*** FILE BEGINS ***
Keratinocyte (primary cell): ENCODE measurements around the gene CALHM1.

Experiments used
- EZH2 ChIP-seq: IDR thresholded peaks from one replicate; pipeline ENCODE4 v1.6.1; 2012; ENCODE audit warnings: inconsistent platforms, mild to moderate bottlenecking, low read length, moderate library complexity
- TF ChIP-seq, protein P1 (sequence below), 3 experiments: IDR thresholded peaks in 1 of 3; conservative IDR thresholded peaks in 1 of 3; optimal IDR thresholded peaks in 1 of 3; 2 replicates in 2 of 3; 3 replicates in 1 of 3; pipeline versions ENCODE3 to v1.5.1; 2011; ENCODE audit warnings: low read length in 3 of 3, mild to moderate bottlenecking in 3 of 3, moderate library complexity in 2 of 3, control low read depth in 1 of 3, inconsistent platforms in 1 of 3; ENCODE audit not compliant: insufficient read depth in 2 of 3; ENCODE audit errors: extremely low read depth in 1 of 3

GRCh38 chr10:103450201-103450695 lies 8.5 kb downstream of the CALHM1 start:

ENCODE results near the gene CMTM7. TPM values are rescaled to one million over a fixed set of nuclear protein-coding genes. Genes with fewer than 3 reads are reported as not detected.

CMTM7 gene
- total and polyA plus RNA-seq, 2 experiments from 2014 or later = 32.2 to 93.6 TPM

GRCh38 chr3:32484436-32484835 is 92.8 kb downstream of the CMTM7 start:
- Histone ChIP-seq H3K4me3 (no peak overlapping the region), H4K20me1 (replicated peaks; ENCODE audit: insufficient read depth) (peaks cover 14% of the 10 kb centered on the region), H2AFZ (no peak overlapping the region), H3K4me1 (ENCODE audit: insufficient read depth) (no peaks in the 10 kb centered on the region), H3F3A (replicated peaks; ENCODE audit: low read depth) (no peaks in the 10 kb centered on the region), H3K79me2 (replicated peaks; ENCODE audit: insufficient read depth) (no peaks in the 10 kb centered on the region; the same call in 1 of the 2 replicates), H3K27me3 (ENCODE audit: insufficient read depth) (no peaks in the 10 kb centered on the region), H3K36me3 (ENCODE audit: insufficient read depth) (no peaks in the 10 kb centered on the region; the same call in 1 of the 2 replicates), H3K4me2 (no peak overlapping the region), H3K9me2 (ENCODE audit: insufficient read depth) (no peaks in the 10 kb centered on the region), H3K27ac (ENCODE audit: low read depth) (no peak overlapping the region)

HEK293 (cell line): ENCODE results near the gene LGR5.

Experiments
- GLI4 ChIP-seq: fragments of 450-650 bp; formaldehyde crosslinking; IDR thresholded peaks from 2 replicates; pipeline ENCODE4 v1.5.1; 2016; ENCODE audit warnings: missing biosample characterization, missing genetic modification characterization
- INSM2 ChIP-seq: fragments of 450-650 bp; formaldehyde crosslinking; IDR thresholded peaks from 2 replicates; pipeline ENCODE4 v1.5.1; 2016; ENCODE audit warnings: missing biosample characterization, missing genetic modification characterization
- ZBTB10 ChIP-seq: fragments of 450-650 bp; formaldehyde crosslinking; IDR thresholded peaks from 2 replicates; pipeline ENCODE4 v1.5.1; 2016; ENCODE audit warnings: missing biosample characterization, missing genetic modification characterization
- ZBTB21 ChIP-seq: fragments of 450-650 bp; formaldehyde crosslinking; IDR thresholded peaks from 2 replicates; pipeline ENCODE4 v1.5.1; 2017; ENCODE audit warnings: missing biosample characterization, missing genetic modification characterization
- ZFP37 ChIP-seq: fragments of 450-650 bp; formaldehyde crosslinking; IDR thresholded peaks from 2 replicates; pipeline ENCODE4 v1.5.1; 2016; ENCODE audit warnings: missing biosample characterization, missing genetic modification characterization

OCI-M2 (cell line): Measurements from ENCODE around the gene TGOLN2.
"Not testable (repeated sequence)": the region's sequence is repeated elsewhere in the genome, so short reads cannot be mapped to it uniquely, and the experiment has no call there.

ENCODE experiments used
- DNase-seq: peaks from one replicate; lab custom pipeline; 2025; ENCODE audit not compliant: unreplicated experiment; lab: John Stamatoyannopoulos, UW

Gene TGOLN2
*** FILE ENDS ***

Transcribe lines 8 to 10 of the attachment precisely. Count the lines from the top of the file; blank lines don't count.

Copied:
- total and polyA plus RNA-seq, 2 experiments from 2014 or later = 32.2 to 93.6 TPM

GRCh38 chr3:32484436-32484835 is 92.8 kb downstream of the CMTM7 start:
- Histone ChIP-seq H3K4me3 (no peak overlapping the region), H4K20me1 (replicated peaks; ENCODE audit: insufficient read depth) (peaks cover 14% of the 10 kb centered on the region), H2AFZ (no peak overlapping the region), H3K4me1 (ENCODE audit: insufficient read depth) (no peaks in the 10 kb centered on the region), H3F3A (replicated peaks; ENCODE audit: low read depth) (no peaks in the 10 kb centered on the region), H3K79me2 (replicated peaks; ENCODE audit: insufficient read depth) (no peaks in the 10 kb centered on the region; the same call in 1 of the 2 replicates), H3K27me3 (ENCODE audit: insufficient read depth) (no peaks in the 10 kb centered on the region), H3K36me3 (ENCODE audit: insufficient read depth) (no peaks in the 10 kb centered on the region; the same call in 1 of the 2 replicates), H3K4me2 (no peak overlapping the region), H3K9me2 (ENCODE audit: insufficient read depth) (no peaks in the 10 kb centered on the region), H3K27ac (ENCODE audit: low read depth) (no peak overlapping the region)